Are you feeding the content beast?

Accepted thinking on a content strategy is that you think of some themes that you want to create content around. You may well call these content pillars. Then you brainstorm some ideas about what content would fit around these pillars. Once you have a list of ideas, you then apply this to a calendar as a schedule of what you are going to create and when it will be published. This then serves as your editorial calendar. You may also decide what format it needs to be and what channels you are going to deliver it through. If you look online for editorial calendars, this is the essence of what they do. Mostly, you could do this in a spreadsheet. At this point your content beast is born and now you have to feed it, and it has a veracious appetite!

If you ask the “why are you doing content marketing?” – then responses vary from stating it is for SEO purposes, for social reach or to build an audience, through improving brand perception or more worryingly just because everyone else is doing it.

There is a clear consensus that content is being used to increase engagement around a message the brand wants to convey. In response, marketers are looking at the engagement stats and creating lots of test and learn content to see what engages people the most. This leads to an endless cycle of content generation. However, marketers quickly scratch their heads over what content to produce next. They have created the significant burden of feeding the content beast to sate the appetites of their newly gained audience. It’s at this point that the mistake is made where the content strategy does nothing more than to help produce more content.

Busy work

By creating such a content strategy, the marketer has simply put in place a strategy to keep themselves busy – they have a production schedule after all. Marketing budget is now being spent on content production so that their managers will feel something is being done to push the brand forward. As the content goes “live” they will then have various mechanisms in place to measure what engagement their content marketing programme is achieving. Mostly, this is vanity measures such as clicks, likes and shares. Then it’s time to celebrate, right? After all, they have an audience engaging with their brand.

It will hopefully not surprise you to hear that such celebrations are premature. So, instead of cracking open the champagne, it is time to take a step back and consider what a content strategy should achieve that will drive clear commercial value.

The problems with feeding the content beast?

First, engaging with content is not the same as engaging with a brand. Second, engaging with all this content is not driving commercial goals. Last, this type of content is only marketing content. If a content strategy is going to be created that delivers on commercial goals, then consideration needs to be given to having content for the entire journey. Marketing content is at the beginning of the customer journey, sales content in the middle of the journey, and then customer content (loyalty, retention and support) at the end of the journey. The spread of content and effort across these three different areas will depend on the company’s products or services.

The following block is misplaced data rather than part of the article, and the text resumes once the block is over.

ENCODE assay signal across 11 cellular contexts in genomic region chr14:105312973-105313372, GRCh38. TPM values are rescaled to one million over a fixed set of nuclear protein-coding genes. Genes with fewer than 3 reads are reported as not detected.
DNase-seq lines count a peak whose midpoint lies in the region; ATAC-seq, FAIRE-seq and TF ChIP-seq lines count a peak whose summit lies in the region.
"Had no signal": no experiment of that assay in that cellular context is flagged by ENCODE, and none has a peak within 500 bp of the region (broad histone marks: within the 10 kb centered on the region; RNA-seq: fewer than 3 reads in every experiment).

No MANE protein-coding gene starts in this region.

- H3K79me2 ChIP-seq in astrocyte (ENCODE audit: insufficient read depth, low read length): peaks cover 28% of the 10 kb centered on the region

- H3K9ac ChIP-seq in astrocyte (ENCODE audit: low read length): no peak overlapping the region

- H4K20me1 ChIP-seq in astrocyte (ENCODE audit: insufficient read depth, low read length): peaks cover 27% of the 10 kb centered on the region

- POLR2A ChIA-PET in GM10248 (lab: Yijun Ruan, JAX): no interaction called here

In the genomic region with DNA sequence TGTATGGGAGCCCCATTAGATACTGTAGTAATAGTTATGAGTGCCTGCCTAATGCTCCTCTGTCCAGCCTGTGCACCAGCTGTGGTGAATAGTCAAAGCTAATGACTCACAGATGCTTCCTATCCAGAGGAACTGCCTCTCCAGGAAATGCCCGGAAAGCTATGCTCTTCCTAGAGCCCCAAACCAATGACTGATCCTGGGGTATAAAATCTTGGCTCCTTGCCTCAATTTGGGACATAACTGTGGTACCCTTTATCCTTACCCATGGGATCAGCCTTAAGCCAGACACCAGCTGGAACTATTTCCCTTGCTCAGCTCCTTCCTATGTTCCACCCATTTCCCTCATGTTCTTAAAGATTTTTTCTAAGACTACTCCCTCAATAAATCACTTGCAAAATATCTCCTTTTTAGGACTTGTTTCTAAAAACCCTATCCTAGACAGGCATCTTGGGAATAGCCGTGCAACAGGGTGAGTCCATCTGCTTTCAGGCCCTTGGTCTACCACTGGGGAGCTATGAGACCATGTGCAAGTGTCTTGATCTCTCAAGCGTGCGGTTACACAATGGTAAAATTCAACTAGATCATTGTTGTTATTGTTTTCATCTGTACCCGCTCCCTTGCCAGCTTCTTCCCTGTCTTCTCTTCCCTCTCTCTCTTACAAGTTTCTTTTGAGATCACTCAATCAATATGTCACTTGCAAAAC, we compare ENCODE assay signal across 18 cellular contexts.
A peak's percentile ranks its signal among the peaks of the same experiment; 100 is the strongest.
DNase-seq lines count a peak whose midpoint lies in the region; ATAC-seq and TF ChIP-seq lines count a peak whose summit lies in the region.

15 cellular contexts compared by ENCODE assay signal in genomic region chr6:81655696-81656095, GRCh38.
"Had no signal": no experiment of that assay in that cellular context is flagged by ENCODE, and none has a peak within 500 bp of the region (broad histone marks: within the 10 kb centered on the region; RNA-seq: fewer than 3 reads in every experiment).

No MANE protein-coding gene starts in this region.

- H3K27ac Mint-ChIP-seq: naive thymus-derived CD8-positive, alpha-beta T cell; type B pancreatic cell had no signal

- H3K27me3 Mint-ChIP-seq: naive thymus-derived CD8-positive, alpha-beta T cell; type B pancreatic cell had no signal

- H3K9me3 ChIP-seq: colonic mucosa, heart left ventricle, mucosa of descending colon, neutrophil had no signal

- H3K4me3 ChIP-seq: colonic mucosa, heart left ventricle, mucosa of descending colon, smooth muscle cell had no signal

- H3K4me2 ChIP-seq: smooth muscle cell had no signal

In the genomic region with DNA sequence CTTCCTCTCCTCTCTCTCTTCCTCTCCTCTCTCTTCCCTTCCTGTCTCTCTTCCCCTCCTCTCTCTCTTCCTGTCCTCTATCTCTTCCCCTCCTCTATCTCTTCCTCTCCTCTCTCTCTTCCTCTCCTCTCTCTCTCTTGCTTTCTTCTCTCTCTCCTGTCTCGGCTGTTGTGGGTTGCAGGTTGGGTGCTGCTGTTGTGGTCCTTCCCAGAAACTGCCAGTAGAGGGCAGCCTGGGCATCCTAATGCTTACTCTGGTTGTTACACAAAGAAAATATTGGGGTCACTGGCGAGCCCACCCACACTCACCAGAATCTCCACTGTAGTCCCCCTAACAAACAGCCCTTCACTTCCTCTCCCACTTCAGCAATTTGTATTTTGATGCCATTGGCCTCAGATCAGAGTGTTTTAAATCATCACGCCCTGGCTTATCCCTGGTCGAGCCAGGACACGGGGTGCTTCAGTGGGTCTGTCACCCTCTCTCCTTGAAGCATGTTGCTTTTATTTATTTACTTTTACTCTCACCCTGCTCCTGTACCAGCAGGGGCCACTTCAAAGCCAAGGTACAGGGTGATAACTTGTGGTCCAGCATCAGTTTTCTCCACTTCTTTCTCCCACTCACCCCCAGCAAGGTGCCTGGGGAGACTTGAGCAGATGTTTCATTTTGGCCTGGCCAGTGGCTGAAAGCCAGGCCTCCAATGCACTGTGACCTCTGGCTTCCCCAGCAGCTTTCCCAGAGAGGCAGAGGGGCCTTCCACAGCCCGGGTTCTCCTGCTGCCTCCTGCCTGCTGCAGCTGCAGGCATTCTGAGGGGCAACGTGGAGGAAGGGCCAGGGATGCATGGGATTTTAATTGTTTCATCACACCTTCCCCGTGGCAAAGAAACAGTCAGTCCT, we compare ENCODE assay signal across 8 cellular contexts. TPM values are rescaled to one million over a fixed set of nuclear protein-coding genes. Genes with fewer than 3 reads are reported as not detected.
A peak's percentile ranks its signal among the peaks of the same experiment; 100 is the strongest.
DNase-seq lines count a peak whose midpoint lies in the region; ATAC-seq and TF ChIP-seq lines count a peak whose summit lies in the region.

The problem with content pillars

The fundamental problem with traditional content strategies based solely on content pillars is that no thought has been put into creating a destination for the audience. The way to solve this problem of providing a destination for an audience is to step back from the “how” and really focus on the “why” of content marketing.

And the “why” comes down to engaging an audience in order to influence them towards a business goal. And it is this second part that many brands cannot define in their strategy. They are good at creating content to engage an audience but then not following through with this engagement to deliver any tangible result.

The solution to answering the “why” of “engaging an audience in order to influence them towards a business goal” is through a structured buyer journey.

Steps you need to take

  1. Identify key personas
  2. Identify what these Personas need at each step in the journey
  3. Define the destination or goal.

Then you have the foundations of a journey you can map.

This journey then becomes the overarching strategy that you can map content to, as each step of the journey will require different content to fulfil the individual needs and wants of the audience.

The output of this is a series of briefs for content along the entire journey of the customer that will most likely fall across several departments. Following this approach means that content is the tool you are using to deliver upon this customer strategy instead of content being a strategy itself.

When using this method to create your content strategy, we then measured each item of content in terms of how well it moves your audience to the next step. Ultimately, how it converts customers to sales. By structuring your content in this manner, you can attribute some of the success of the sale to the content that got your customer to that point. Clearly, this then provides commercial value to your content.

The content beast becomes a content strategy

By looking at content for your customers’ entire journey and not just thinking about content at the engagement stage, we can create communications that are connected. By the way, this also provides a seamless experience for your customer. But your content then becomes a valuable tool for retention and cross and up sell and a mechanism for deepening your relationship with your customers.